But I won’t try to explain it, or even suggest the 2015 book Doing Good Better: How Effective Altruism Can Help You Make a Difference by William MacAskill (which I just finished) when you can get the same concepts free of charge in a PDF or e-reader formats from the Effective Altruism site.  This is a new, second edition and while I’ve not finished it, it looks like it would take you from initial concepts to intermediate action.

It may be unrelated, but I also find Effective Altruism sites to be well-designed and easy to use, for those who care about that kind of thing. Animal Charity Evaluators, for instance. And note how they report on their past mistakes. That’s worth emulating alone.

Thoughts about the UUA #8, Money

I’ll wrap up this series tighter than I like so I can move on.

I don’t like how the Unitarian Universalist Association spends money, and the common “that’s scarcity thinking” line reads as self-serving. I’ve been reading and thinking about the Effective Altruism movement, which advocates making change though the most effective and tested means. It’s not sentimental, nor should it be, if wasted time, money, patience and effort risks the lives of the world’s most poor. Even wasted on the merely good, when we can support the exceptionally good.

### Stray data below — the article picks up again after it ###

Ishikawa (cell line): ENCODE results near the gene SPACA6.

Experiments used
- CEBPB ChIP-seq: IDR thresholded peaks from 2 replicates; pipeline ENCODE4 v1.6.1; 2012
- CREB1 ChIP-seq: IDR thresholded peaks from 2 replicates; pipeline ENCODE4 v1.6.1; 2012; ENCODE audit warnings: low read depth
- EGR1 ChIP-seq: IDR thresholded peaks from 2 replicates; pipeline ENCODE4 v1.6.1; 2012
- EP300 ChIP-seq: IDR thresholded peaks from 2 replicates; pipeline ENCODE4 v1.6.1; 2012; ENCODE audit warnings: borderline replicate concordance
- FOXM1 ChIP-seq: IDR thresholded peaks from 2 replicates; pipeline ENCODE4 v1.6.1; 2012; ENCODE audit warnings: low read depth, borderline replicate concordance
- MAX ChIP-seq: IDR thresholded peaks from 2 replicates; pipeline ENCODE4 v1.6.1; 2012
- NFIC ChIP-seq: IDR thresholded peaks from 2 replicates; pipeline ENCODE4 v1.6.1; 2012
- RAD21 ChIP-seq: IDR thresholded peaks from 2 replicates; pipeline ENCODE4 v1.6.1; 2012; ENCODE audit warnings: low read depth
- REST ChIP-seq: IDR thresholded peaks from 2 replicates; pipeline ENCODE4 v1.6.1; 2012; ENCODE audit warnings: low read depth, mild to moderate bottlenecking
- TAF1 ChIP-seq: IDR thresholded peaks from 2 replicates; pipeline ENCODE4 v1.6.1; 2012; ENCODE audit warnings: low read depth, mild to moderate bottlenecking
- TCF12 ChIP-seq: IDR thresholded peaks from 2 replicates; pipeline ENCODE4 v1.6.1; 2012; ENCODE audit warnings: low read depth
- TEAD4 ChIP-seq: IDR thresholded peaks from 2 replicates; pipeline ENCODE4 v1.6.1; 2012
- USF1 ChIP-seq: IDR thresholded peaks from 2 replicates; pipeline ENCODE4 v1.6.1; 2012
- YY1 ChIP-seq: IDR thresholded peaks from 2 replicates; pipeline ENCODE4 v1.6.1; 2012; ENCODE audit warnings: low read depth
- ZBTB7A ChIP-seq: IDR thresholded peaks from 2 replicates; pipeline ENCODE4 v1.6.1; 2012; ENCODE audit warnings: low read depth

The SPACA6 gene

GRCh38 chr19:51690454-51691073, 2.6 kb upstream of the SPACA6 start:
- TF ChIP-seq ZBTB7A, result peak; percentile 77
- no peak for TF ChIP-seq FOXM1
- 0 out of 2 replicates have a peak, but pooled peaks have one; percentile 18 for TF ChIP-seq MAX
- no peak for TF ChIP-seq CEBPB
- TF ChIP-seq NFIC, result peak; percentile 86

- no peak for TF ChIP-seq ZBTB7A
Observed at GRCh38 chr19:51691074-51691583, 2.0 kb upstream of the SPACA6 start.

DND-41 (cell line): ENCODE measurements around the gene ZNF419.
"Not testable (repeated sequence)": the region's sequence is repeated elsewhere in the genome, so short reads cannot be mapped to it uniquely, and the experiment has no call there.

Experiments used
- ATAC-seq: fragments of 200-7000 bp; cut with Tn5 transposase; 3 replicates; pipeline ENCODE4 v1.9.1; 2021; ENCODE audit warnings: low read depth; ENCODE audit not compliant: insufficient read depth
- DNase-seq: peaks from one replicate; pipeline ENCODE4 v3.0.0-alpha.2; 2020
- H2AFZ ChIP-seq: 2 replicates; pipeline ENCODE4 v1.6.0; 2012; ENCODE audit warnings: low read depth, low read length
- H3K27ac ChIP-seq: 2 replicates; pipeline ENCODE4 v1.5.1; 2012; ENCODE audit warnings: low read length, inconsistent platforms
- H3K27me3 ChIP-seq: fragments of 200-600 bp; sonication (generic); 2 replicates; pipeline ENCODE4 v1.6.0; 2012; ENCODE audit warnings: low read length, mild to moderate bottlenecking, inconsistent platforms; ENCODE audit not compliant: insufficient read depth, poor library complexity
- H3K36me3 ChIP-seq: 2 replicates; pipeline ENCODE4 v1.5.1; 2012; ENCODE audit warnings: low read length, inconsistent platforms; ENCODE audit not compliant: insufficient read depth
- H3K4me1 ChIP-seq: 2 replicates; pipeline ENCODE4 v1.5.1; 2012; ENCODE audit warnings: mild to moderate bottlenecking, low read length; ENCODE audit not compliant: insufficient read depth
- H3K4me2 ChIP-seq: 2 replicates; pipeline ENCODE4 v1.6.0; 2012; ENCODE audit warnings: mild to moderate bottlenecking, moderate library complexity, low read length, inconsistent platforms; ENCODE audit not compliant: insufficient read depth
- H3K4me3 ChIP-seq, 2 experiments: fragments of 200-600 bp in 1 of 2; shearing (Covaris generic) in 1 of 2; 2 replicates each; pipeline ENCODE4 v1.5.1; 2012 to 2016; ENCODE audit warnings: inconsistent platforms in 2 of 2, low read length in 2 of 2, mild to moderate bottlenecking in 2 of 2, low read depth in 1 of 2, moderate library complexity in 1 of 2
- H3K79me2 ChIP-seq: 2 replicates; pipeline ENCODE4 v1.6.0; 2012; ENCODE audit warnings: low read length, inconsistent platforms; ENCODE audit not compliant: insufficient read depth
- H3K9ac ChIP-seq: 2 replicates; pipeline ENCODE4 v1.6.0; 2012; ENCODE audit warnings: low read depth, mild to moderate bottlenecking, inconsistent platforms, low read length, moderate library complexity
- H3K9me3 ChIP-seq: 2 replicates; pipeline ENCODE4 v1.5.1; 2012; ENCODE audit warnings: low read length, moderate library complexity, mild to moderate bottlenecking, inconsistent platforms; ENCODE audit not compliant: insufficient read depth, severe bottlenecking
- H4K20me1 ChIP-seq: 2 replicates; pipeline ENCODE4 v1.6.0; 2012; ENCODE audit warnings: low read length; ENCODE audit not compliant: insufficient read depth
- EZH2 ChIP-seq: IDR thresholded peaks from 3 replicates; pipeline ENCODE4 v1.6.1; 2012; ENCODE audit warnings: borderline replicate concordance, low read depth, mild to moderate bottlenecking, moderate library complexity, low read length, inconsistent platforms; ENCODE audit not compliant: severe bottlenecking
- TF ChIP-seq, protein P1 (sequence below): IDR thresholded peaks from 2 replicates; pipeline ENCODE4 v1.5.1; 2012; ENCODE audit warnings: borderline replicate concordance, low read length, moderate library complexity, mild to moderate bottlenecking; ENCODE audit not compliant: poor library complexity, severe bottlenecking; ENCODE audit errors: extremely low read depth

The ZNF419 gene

It’s as much an accident of the tax code as anything that lumps churches in with these charities, but since so much of American charitable giving goes into our churches and denominations, their work must be scrutinized. Not so far as saying no money for churches before the end of extreme global poverty, but that equation remains in the background. At least, is the money well spent? Does it set out to fulfill the church’s mission? How do you know? These are questions for each church, too, but the answers would be too variable to make judgments here. (I also avoid meddling in the internal matters of churches.)

The problem with the Unitarian Universalist Association is that so much of its work today is focused on itself. As if the UUA is its own problem — and cure. The old liberal slogans are gone, the ones that pressed us to “the vital issues of the day”; the ones about religious liberty, international peace, even spiritual growth. So much of the external good work would happen without us, if ever so slightly smaller. If you read the board of trustee’s minutes and packets, you end up feeling like the UUA is itself a special and profound seat of sin. Why, then, give it money?

But my beef is the services that are gone. It will be fascinating to see if the five regions can do what the many districts once did, or were supposed to have done. Church planting was relegated to the districts and the pipeline of new churches has dried up. There has been no new church join the UUA in two years despite it being one of the primary purposes (as in Principles and Purposes) of the UUA. (See below.) No extension ministry program. No new hymnal in horizon. No national youth and young adult program.

Lacking competition and having the donors, the UUA has lost its way as a service provider. Unless it finds its way back, it can do without our money. Money and effort that can be applied to find an alternative.